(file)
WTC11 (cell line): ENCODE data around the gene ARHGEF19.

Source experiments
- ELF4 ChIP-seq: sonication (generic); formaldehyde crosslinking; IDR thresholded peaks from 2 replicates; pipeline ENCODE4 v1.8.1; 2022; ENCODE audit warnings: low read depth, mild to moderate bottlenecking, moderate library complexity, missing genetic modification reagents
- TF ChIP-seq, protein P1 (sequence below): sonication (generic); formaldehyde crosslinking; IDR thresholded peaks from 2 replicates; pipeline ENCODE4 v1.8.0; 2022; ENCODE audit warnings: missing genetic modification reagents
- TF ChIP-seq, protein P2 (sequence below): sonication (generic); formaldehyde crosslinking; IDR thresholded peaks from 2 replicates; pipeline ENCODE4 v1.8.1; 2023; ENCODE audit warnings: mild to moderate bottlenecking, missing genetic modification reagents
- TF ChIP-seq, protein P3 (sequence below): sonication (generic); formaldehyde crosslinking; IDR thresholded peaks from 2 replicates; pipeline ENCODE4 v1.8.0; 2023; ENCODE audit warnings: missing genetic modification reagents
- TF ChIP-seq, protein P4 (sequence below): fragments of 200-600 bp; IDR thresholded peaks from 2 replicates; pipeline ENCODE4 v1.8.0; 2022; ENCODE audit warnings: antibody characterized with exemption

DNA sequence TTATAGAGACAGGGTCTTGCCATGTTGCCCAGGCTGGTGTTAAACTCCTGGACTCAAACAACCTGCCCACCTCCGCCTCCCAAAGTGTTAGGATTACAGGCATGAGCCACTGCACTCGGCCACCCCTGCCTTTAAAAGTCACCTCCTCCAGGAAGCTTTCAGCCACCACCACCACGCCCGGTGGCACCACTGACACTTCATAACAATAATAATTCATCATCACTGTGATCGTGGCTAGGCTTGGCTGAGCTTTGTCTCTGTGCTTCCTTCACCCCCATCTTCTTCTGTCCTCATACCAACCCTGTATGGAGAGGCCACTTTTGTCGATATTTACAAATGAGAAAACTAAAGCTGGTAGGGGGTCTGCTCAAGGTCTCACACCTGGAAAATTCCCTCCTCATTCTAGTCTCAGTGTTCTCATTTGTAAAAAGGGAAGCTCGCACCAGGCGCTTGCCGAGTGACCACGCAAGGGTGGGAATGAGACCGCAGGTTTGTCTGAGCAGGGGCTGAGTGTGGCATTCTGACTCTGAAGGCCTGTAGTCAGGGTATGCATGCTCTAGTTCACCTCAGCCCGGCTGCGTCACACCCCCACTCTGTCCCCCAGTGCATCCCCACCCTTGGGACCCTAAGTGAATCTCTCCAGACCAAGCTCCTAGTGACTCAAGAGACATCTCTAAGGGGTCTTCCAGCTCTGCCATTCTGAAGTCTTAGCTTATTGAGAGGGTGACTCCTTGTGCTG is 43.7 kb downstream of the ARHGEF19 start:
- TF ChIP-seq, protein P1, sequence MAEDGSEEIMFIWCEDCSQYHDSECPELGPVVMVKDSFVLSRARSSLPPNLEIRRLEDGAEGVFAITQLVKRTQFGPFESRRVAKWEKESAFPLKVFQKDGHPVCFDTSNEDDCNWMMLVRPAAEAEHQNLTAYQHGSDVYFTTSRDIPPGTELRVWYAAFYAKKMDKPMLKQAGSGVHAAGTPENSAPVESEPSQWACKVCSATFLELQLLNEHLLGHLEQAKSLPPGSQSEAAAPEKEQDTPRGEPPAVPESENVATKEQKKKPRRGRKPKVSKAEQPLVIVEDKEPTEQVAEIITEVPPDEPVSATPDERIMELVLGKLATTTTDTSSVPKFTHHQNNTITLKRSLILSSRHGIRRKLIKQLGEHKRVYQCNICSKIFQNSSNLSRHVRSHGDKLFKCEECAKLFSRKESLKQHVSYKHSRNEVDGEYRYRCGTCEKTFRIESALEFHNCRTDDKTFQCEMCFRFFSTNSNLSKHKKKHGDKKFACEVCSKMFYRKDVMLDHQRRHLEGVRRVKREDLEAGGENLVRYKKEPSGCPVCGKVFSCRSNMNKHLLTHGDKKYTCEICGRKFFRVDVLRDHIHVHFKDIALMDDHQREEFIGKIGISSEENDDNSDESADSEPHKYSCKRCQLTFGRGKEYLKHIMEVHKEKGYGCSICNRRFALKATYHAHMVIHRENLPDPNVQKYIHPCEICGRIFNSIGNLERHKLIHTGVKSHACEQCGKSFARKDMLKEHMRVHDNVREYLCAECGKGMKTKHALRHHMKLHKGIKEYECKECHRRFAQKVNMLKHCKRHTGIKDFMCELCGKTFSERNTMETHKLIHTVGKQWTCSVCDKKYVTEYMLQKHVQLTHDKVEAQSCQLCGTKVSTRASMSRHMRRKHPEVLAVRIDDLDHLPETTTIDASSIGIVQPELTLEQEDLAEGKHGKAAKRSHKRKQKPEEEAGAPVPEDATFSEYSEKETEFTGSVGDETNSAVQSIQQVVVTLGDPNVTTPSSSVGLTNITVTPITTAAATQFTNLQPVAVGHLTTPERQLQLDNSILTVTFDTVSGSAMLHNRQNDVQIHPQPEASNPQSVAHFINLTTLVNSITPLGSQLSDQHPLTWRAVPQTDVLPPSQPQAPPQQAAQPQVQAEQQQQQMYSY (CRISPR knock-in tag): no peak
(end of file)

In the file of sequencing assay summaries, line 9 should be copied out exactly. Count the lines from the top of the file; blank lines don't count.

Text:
- TF ChIP-seq, protein P1, sequence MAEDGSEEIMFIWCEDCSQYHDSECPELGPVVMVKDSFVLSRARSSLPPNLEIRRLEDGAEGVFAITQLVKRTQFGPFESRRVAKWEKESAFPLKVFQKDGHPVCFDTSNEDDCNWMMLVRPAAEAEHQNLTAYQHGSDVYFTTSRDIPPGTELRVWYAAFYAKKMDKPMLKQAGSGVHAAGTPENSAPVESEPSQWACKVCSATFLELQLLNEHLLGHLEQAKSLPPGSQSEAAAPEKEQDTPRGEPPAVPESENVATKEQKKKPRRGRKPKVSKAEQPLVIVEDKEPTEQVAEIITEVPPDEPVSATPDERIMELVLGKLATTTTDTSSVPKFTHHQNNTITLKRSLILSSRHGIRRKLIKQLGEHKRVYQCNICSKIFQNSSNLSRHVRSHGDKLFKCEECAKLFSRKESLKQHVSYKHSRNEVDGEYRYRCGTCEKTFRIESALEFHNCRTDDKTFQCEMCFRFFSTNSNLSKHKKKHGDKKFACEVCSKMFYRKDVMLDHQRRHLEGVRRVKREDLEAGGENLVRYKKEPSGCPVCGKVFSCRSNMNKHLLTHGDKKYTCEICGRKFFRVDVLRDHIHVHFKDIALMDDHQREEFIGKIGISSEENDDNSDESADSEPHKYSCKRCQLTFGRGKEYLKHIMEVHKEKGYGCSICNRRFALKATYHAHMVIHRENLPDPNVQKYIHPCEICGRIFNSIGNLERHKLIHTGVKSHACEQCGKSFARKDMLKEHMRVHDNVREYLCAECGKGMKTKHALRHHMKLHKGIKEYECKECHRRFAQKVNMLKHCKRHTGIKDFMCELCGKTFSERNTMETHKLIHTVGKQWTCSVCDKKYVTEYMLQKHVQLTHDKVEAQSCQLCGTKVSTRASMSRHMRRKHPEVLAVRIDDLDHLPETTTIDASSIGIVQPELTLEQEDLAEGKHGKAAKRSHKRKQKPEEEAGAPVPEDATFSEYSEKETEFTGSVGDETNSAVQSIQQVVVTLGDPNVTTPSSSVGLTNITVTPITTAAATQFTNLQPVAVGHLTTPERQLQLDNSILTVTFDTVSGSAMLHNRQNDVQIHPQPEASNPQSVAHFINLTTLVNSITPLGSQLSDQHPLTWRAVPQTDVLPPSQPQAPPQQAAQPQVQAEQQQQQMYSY (CRISPR knock-in tag): no peak